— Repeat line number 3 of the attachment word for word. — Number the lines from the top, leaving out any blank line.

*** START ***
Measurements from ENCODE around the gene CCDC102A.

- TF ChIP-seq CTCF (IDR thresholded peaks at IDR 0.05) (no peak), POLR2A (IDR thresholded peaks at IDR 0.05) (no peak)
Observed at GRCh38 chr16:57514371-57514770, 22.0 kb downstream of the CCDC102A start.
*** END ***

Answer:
Observed at GRCh38 chr16:57514371-57514770, 22.0 kb downstream of the CCDC102A start.